CAN can (how to debug a CAN setup)
13 December 2020 at 5:42 pm
I recently started a project using CAN and I did some rookie mistakes that I thought I’d share so others don’t do the same.
For many of my projects that don’t require Wifi, I’m using Teensy as my base. I have a good base design that I’m basing several things on and it really removes a lot of development pain to use such a well supported and maintained platform.
Understanding CAN & OpenCAN
Before starting this project, I mostly knew about CAN from the use in cars. It is however the basis of many industrial control systems and is used in anything from small cars, to airplanes and oil platforms. In my project, I’m using motor drivers from Maxxon and these use a CAN variant called OpenCAN. OpenCAN is based on CAN, but has specific rules for how to fill the packets with data. To understand how OpenCAN works, I found this video series immensely useful.
There is no OpenCAN implementation for Teensy or Arduino that is actively maintained that I know of. The closest is CANFestival but that is GPL licensed and not maintained (most repos linked are dead). It looks like most of these die out since they’re not actively being used & maintained, but my current conclusion is that this does not matter that much? Given a good example to look at like this one, I’m sure I can make a good lightweight solution. Should be some interesting weeks ahead!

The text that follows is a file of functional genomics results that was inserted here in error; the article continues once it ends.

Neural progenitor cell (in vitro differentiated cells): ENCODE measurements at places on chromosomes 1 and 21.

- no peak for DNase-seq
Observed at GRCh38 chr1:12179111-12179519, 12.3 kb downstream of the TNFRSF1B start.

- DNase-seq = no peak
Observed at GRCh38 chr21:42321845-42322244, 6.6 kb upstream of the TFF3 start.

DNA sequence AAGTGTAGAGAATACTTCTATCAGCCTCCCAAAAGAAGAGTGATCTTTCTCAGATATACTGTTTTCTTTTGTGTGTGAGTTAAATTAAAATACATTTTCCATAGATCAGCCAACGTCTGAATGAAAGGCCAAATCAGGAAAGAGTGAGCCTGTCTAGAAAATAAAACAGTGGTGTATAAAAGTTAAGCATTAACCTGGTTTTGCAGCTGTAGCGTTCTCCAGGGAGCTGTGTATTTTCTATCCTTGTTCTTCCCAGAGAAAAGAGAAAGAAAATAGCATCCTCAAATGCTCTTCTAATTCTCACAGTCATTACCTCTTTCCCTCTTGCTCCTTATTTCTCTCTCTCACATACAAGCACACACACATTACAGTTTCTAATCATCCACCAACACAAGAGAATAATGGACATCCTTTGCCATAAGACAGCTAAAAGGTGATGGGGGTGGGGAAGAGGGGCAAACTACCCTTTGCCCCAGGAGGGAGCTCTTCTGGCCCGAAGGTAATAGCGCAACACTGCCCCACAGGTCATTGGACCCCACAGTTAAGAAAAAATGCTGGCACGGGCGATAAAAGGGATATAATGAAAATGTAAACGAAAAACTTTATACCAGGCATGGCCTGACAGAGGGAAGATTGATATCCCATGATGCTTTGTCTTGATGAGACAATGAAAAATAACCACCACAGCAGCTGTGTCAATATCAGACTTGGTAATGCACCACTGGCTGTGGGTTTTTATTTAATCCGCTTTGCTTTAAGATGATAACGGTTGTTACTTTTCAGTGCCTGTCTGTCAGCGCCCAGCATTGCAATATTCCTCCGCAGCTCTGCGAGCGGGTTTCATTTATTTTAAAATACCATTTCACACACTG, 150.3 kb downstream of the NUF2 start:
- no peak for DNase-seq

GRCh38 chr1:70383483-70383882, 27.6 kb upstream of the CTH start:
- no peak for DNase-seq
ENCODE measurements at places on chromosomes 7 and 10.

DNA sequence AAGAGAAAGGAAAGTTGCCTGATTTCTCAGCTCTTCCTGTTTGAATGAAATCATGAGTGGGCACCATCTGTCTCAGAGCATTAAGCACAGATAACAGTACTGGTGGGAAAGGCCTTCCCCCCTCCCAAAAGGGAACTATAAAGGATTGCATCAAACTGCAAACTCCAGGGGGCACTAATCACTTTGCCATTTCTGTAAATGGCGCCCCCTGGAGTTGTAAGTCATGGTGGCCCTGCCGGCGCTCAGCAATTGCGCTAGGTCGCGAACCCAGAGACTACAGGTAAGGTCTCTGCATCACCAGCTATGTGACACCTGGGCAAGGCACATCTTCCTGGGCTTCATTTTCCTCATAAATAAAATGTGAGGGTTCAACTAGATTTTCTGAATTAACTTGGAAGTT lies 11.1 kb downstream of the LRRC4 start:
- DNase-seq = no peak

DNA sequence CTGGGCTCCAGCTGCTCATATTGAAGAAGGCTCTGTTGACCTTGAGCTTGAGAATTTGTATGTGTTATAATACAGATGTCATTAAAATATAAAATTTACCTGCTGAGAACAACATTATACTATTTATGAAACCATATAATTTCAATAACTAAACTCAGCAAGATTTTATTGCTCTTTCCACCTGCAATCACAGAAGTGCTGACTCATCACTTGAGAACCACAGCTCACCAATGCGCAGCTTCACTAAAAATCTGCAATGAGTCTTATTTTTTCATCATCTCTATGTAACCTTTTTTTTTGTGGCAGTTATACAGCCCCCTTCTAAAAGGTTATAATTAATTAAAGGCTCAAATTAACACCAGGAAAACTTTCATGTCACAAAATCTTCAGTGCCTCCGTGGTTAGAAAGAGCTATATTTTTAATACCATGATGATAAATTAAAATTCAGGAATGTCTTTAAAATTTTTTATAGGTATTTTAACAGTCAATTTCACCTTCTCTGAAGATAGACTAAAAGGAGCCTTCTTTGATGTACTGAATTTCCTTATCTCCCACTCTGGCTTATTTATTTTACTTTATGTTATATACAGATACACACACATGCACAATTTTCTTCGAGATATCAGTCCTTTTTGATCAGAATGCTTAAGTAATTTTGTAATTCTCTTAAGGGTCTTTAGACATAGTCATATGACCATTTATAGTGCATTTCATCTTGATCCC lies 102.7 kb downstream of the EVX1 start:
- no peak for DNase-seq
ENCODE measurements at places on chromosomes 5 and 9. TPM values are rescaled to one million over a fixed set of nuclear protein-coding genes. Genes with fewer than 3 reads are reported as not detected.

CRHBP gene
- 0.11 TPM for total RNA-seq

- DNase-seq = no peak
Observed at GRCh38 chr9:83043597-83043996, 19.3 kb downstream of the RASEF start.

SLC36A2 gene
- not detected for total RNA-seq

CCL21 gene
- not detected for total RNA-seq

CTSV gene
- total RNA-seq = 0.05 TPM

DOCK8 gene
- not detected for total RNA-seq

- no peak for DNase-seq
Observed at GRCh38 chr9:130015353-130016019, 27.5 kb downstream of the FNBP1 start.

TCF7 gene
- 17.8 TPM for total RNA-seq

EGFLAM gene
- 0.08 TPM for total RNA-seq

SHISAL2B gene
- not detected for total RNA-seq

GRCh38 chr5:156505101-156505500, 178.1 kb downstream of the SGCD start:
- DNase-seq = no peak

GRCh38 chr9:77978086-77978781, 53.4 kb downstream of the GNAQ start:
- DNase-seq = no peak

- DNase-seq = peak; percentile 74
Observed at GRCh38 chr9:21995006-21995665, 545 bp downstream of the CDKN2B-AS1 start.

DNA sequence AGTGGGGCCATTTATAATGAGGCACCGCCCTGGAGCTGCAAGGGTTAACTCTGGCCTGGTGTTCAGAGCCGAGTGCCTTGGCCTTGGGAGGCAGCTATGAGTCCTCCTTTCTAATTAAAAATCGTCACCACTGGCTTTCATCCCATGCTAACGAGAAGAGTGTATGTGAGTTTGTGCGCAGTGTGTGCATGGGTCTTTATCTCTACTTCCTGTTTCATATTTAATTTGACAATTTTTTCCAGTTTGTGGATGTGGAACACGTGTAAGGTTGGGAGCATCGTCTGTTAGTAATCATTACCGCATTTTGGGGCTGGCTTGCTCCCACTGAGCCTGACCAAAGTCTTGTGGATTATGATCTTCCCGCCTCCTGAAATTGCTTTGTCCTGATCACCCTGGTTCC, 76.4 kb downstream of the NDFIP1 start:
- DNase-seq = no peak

Setup the BUS
A CAN bus is basically two wires that is terminated with 120 ohm resistor at both ends. The wires are called CAN High and CAN Low, with the name indicating the potential they should be at. CAN H goes from 1.5V to 3V (0/1) and CAN L goes from 1.5V to 0V for 1 and 0. Yes - this makes it differential like RS485 and quite resilient to noise.
You can then tap into the CAN H/L wires (the BUS) with short wires (stubs) that connect to your devices. In most setups, you’ll have a master device at one end of the bus, but you can have it anywhere along the two wires. In more advanced high speed OpenCAN FD setups, you can have multiple Master devices, but in my case I’m limited to the first version of OpenCAN).
To figure out if you’ve setup your CAN bus correctly, you should measure your CAN H/L lines using a Multimeter (as learned from here):
- Measuring resistance, you should measure close to 60 ohms across the CAN H/L lines if all is good. 115-120 ohm if one termination is missing
- Measuring voltage, both CAN H & CAN L should be close to 1.5V when nothing is happening on the BUS (relative to GND). If the bus measures close to 0V, you may crossed the CAN H/L lines (I did and it cost me needless hours)
CAN Controllers and Transceivers
To create the differential signal (1.5V for a LOW and 3V or 0V for a HIGH) it’s convenient to use a dedicated chip. Many of the examples I’ve found are tied to the MCP2515 from Microchip That chip is SPI based, but since the Teensy has CAN capable ports, I have opted for using the SN65HVD230. I’ll use this with the FlexCAN_t4 library and just write text as if it was normal uart/serial communication. The library is really well maintained and supported by Antonio Brewer. I’ll update this post at a later time with more details on how to use Teensy with CAN, but it’s been a good experience thus far.
Here’s my simple test setup for now: